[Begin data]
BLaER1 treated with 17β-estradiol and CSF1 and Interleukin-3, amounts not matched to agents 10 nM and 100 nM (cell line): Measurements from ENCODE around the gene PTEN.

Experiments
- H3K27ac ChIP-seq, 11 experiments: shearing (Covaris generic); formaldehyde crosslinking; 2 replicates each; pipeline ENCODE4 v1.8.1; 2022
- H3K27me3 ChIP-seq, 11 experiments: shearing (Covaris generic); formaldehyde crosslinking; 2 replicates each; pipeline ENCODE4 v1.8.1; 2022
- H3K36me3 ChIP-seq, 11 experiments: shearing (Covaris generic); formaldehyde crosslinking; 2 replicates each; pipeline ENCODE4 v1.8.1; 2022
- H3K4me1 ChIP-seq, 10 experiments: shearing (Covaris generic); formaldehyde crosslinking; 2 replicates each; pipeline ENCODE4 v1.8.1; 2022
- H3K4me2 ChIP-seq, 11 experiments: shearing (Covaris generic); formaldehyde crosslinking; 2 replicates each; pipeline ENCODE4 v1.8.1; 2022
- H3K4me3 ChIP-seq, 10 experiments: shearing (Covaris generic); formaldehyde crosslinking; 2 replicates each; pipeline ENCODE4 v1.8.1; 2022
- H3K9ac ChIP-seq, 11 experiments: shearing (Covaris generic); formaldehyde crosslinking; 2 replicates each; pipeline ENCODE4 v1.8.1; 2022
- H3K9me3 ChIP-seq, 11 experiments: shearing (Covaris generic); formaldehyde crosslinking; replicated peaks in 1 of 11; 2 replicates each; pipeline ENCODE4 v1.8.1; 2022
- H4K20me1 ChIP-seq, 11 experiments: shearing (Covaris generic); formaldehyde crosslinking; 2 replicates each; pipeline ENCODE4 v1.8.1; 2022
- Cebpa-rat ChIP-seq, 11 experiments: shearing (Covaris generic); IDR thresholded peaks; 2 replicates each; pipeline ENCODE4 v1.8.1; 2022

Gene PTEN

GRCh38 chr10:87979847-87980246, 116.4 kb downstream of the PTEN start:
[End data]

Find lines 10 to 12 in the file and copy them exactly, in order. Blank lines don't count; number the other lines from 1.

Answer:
- H3K9me3 ChIP-seq, 11 experiments: shearing (Covaris generic); formaldehyde crosslinking; replicated peaks in 1 of 11; 2 replicates each; pipeline ENCODE4 v1.8.1; 2022
- H4K20me1 ChIP-seq, 11 experiments: shearing (Covaris generic); formaldehyde crosslinking; 2 replicates each; pipeline ENCODE4 v1.8.1; 2022
- Cebpa-rat ChIP-seq, 11 experiments: shearing (Covaris generic); IDR thresholded peaks; 2 replicates each; pipeline ENCODE4 v1.8.1; 2022